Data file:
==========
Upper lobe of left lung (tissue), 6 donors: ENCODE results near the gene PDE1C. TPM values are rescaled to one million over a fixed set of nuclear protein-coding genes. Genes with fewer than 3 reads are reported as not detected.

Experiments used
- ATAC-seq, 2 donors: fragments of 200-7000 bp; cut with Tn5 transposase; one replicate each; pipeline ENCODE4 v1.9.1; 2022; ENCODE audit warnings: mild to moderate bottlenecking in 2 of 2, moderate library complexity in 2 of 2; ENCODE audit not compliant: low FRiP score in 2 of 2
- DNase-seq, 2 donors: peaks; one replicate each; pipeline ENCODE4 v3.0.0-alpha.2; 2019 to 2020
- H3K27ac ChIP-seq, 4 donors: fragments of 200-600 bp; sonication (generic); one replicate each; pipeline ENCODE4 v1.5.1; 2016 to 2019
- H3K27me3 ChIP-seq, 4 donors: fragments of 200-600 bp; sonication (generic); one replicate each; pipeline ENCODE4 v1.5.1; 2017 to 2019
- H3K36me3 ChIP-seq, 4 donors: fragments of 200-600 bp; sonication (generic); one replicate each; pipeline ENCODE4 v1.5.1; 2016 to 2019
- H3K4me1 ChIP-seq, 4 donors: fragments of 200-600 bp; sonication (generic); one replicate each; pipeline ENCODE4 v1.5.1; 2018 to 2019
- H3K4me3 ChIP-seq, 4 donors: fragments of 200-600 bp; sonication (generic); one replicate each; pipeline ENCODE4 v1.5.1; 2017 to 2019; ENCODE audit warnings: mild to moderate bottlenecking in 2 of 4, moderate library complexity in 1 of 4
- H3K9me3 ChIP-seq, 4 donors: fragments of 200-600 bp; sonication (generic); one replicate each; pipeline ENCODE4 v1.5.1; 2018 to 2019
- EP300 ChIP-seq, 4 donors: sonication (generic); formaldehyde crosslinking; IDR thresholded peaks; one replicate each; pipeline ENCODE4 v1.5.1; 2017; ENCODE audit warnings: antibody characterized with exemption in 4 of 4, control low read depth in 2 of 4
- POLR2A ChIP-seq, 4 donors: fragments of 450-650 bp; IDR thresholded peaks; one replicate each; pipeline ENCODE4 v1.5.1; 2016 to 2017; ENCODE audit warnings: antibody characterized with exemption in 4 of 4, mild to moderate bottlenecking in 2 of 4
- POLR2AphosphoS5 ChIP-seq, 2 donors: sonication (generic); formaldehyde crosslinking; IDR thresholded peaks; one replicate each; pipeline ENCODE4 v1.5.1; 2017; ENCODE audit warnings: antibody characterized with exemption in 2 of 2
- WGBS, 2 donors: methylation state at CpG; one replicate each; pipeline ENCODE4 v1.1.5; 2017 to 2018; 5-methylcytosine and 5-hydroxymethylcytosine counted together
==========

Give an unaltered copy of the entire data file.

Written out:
Upper lobe of left lung (tissue), 6 donors: ENCODE results near the gene PDE1C. TPM values are rescaled to one million over a fixed set of nuclear protein-coding genes. Genes with fewer than 3 reads are reported as not detected.

Experiments used
- ATAC-seq, 2 donors: fragments of 200-7000 bp; cut with Tn5 transposase; one replicate each; pipeline ENCODE4 v1.9.1; 2022; ENCODE audit warnings: mild to moderate bottlenecking in 2 of 2, moderate library complexity in 2 of 2; ENCODE audit not compliant: low FRiP score in 2 of 2
- DNase-seq, 2 donors: peaks; one replicate each; pipeline ENCODE4 v3.0.0-alpha.2; 2019 to 2020
- H3K27ac ChIP-seq, 4 donors: fragments of 200-600 bp; sonication (generic); one replicate each; pipeline ENCODE4 v1.5.1; 2016 to 2019
- H3K27me3 ChIP-seq, 4 donors: fragments of 200-600 bp; sonication (generic); one replicate each; pipeline ENCODE4 v1.5.1; 2017 to 2019
- H3K36me3 ChIP-seq, 4 donors: fragments of 200-600 bp; sonication (generic); one replicate each; pipeline ENCODE4 v1.5.1; 2016 to 2019
- H3K4me1 ChIP-seq, 4 donors: fragments of 200-600 bp; sonication (generic); one replicate each; pipeline ENCODE4 v1.5.1; 2018 to 2019
- H3K4me3 ChIP-seq, 4 donors: fragments of 200-600 bp; sonication (generic); one replicate each; pipeline ENCODE4 v1.5.1; 2017 to 2019; ENCODE audit warnings: mild to moderate bottlenecking in 2 of 4, moderate library complexity in 1 of 4
- H3K9me3 ChIP-seq, 4 donors: fragments of 200-600 bp; sonication (generic); one replicate each; pipeline ENCODE4 v1.5.1; 2018 to 2019
- EP300 ChIP-seq, 4 donors: sonication (generic); formaldehyde crosslinking; IDR thresholded peaks; one replicate each; pipeline ENCODE4 v1.5.1; 2017; ENCODE audit warnings: antibody characterized with exemption in 4 of 4, control low read depth in 2 of 4
- POLR2A ChIP-seq, 4 donors: fragments of 450-650 bp; IDR thresholded peaks; one replicate each; pipeline ENCODE4 v1.5.1; 2016 to 2017; ENCODE audit warnings: antibody characterized with exemption in 4 of 4, mild to moderate bottlenecking in 2 of 4
- POLR2AphosphoS5 ChIP-seq, 2 donors: sonication (generic); formaldehyde crosslinking; IDR thresholded peaks; one replicate each; pipeline ENCODE4 v1.5.1; 2017; ENCODE audit warnings: antibody characterized with exemption in 2 of 2
- WGBS, 2 donors: methylation state at CpG; one replicate each; pipeline ENCODE4 v1.1.5; 2017 to 2018; 5-methylcytosine and 5-hydroxymethylcytosine counted together